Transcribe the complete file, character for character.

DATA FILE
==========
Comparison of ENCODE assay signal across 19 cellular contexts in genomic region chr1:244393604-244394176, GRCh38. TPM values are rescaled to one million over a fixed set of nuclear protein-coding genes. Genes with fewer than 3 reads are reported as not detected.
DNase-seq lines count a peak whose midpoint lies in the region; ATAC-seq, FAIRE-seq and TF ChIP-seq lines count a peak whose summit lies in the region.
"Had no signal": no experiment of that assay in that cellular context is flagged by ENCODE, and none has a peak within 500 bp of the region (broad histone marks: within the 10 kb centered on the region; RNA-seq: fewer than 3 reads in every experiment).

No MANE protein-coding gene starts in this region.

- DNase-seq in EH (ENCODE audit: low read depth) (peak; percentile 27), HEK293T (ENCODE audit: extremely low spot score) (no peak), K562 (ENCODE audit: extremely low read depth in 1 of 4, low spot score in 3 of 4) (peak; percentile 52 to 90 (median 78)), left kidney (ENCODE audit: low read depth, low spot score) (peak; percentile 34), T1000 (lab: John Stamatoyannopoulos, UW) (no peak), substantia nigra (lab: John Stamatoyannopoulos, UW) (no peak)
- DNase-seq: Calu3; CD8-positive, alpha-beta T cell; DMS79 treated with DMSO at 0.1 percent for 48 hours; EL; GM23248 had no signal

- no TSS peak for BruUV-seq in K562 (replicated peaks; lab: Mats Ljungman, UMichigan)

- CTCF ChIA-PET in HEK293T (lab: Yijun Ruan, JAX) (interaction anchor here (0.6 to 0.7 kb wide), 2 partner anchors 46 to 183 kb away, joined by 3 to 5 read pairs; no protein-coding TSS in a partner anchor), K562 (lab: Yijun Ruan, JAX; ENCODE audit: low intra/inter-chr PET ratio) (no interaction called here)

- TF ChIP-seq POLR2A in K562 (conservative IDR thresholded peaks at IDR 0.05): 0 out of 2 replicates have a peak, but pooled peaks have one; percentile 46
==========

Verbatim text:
Comparison of ENCODE assay signal across 19 cellular contexts in genomic region chr1:244393604-244394176, GRCh38. TPM values are rescaled to one million over a fixed set of nuclear protein-coding genes. Genes with fewer than 3 reads are reported as not detected.
DNase-seq lines count a peak whose midpoint lies in the region; ATAC-seq, FAIRE-seq and TF ChIP-seq lines count a peak whose summit lies in the region.
"Had no signal": no experiment of that assay in that cellular context is flagged by ENCODE, and none has a peak within 500 bp of the region (broad histone marks: within the 10 kb centered on the region; RNA-seq: fewer than 3 reads in every experiment).

No MANE protein-coding gene starts in this region.

- DNase-seq in EH (ENCODE audit: low read depth) (peak; percentile 27), HEK293T (ENCODE audit: extremely low spot score) (no peak), K562 (ENCODE audit: extremely low read depth in 1 of 4, low spot score in 3 of 4) (peak; percentile 52 to 90 (median 78)), left kidney (ENCODE audit: low read depth, low spot score) (peak; percentile 34), T1000 (lab: John Stamatoyannopoulos, UW) (no peak), substantia nigra (lab: John Stamatoyannopoulos, UW) (no peak)
- DNase-seq: Calu3; CD8-positive, alpha-beta T cell; DMS79 treated with DMSO at 0.1 percent for 48 hours; EL; GM23248 had no signal

- no TSS peak for BruUV-seq in K562 (replicated peaks; lab: Mats Ljungman, UMichigan)

- CTCF ChIA-PET in HEK293T (lab: Yijun Ruan, JAX) (interaction anchor here (0.6 to 0.7 kb wide), 2 partner anchors 46 to 183 kb away, joined by 3 to 5 read pairs; no protein-coding TSS in a partner anchor), K562 (lab: Yijun Ruan, JAX; ENCODE audit: low intra/inter-chr PET ratio) (no interaction called here)

- TF ChIP-seq POLR2A in K562 (conservative IDR thresholded peaks at IDR 0.05): 0 out of 2 replicates have a peak, but pooled peaks have one; percentile 46